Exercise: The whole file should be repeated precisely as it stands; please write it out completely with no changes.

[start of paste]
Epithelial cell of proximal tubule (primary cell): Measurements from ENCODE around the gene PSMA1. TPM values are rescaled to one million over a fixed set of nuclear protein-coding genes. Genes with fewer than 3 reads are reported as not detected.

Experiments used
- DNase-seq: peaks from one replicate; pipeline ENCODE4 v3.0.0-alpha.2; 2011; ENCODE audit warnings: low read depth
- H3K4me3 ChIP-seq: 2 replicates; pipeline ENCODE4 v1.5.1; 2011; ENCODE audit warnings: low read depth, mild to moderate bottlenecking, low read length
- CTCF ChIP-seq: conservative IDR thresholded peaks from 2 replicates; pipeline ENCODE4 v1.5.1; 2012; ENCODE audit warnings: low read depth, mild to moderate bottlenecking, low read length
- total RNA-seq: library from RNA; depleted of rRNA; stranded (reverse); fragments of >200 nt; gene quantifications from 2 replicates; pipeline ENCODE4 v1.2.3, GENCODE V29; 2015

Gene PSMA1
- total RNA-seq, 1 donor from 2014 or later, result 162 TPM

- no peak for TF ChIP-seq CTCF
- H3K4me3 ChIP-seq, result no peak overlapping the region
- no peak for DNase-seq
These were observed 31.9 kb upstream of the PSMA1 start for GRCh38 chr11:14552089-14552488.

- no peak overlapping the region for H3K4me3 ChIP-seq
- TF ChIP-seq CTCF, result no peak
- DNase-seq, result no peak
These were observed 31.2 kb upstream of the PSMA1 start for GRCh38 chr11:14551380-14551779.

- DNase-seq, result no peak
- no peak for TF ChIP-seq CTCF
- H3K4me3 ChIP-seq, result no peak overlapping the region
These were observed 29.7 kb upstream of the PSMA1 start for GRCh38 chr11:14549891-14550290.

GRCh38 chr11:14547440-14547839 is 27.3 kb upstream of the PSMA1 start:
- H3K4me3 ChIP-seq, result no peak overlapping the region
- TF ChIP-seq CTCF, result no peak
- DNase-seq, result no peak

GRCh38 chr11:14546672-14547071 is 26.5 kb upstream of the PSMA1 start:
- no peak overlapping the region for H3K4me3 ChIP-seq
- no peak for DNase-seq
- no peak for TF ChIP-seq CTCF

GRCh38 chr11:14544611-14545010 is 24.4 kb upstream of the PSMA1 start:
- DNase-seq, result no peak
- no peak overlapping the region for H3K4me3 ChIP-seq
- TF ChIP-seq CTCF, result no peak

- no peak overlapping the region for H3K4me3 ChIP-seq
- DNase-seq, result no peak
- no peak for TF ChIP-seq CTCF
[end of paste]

Epithelial cell of proximal tubule (primary cell): Measurements from ENCODE around the gene PSMA1. TPM values are rescaled to one million over a fixed set of nuclear protein-coding genes. Genes with fewer than 3 reads are reported as not detected.

Experiments used
- DNase-seq: peaks from one replicate; pipeline ENCODE4 v3.0.0-alpha.2; 2011; ENCODE audit warnings: low read depth
- H3K4me3 ChIP-seq: 2 replicates; pipeline ENCODE4 v1.5.1; 2011; ENCODE audit warnings: low read depth, mild to moderate bottlenecking, low read length
- CTCF ChIP-seq: conservative IDR thresholded peaks from 2 replicates; pipeline ENCODE4 v1.5.1; 2012; ENCODE audit warnings: low read depth, mild to moderate bottlenecking, low read length
- total RNA-seq: library from RNA; depleted of rRNA; stranded (reverse); fragments of >200 nt; gene quantifications from 2 replicates; pipeline ENCODE4 v1.2.3, GENCODE V29; 2015

Gene PSMA1
- total RNA-seq, 1 donor from 2014 or later, result 162 TPM

- no peak for TF ChIP-seq CTCF
- H3K4me3 ChIP-seq, result no peak overlapping the region
- no peak for DNase-seq
These were observed 31.9 kb upstream of the PSMA1 start for GRCh38 chr11:14552089-14552488.

- no peak overlapping the region for H3K4me3 ChIP-seq
- TF ChIP-seq CTCF, result no peak
- DNase-seq, result no peak
These were observed 31.2 kb upstream of the PSMA1 start for GRCh38 chr11:14551380-14551779.

- DNase-seq, result no peak
- no peak for TF ChIP-seq CTCF
- H3K4me3 ChIP-seq, result no peak overlapping the region
These were observed 29.7 kb upstream of the PSMA1 start for GRCh38 chr11:14549891-14550290.

GRCh38 chr11:14547440-14547839 is 27.3 kb upstream of the PSMA1 start:
- H3K4me3 ChIP-seq, result no peak overlapping the region
- TF ChIP-seq CTCF, result no peak
- DNase-seq, result no peak

GRCh38 chr11:14546672-14547071 is 26.5 kb upstream of the PSMA1 start:
- no peak overlapping the region for H3K4me3 ChIP-seq
- no peak for DNase-seq
- no peak for TF ChIP-seq CTCF

GRCh38 chr11:14544611-14545010 is 24.4 kb upstream of the PSMA1 start:
- DNase-seq, result no peak
- no peak overlapping the region for H3K4me3 ChIP-seq
- TF ChIP-seq CTCF, result no peak

- no peak overlapping the region for H3K4me3 ChIP-seq
- DNase-seq, result no peak
- no peak for TF ChIP-seq CTCF